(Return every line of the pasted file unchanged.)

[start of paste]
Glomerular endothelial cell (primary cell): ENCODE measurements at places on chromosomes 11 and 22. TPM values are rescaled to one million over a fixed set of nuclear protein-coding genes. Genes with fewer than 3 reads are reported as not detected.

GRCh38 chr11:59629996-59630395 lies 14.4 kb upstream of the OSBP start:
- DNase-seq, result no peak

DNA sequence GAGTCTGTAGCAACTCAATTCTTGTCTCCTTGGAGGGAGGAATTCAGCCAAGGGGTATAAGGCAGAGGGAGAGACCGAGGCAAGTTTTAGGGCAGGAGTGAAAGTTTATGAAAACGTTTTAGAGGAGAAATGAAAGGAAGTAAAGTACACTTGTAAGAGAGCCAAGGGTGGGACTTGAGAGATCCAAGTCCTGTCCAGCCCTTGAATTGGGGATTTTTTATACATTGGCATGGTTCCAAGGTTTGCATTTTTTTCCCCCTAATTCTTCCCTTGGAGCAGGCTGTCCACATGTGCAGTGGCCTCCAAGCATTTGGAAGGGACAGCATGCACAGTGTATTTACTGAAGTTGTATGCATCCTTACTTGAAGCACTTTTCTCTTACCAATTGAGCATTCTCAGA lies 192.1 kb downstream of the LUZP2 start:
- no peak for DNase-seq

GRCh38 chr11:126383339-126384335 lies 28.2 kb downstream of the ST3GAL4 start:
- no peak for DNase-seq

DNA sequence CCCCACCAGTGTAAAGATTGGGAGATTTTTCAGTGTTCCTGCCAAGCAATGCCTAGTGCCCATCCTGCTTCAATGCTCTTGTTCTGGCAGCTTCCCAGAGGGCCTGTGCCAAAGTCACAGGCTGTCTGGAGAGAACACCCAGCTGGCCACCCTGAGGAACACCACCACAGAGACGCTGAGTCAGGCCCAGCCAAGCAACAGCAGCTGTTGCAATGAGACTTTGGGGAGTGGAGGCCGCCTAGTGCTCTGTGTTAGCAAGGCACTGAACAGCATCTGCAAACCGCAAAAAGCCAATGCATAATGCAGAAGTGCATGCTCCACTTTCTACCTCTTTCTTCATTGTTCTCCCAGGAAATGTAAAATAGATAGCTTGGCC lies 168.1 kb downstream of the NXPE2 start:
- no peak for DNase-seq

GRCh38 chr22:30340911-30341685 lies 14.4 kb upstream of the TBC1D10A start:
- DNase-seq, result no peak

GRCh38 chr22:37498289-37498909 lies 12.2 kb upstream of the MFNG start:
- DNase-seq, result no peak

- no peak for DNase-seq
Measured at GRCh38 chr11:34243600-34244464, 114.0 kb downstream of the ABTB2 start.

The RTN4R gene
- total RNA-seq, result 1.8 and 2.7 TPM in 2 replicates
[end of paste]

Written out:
Glomerular endothelial cell (primary cell): ENCODE measurements at places on chromosomes 11 and 22. TPM values are rescaled to one million over a fixed set of nuclear protein-coding genes. Genes with fewer than 3 reads are reported as not detected.

GRCh38 chr11:59629996-59630395 lies 14.4 kb upstream of the OSBP start:
- DNase-seq, result no peak

DNA sequence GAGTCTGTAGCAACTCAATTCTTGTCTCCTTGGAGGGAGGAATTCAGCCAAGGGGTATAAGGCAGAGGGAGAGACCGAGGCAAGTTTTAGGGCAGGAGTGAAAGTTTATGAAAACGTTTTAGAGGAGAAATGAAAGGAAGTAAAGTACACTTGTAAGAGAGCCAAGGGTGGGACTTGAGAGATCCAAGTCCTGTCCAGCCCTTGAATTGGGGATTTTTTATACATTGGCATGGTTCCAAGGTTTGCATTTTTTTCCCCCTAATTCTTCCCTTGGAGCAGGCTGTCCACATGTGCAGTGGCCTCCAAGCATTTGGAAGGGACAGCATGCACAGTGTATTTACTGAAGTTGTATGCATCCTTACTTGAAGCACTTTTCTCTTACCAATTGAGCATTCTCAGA lies 192.1 kb downstream of the LUZP2 start:
- no peak for DNase-seq

GRCh38 chr11:126383339-126384335 lies 28.2 kb downstream of the ST3GAL4 start:
- no peak for DNase-seq

DNA sequence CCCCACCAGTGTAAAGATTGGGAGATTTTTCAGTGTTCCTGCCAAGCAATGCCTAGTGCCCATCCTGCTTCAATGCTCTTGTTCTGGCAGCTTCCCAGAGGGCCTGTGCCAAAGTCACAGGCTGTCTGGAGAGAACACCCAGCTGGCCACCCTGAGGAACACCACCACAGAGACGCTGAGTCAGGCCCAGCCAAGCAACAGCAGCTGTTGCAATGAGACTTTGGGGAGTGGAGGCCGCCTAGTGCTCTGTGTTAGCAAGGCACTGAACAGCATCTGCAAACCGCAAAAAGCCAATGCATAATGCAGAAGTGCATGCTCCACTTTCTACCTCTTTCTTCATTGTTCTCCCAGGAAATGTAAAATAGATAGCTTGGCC lies 168.1 kb downstream of the NXPE2 start:
- no peak for DNase-seq

GRCh38 chr22:30340911-30341685 lies 14.4 kb upstream of the TBC1D10A start:
- DNase-seq, result no peak

GRCh38 chr22:37498289-37498909 lies 12.2 kb upstream of the MFNG start:
- DNase-seq, result no peak

- no peak for DNase-seq
Measured at GRCh38 chr11:34243600-34244464, 114.0 kb downstream of the ABTB2 start.

The RTN4R gene
- total RNA-seq, result 1.8 and 2.7 TPM in 2 replicates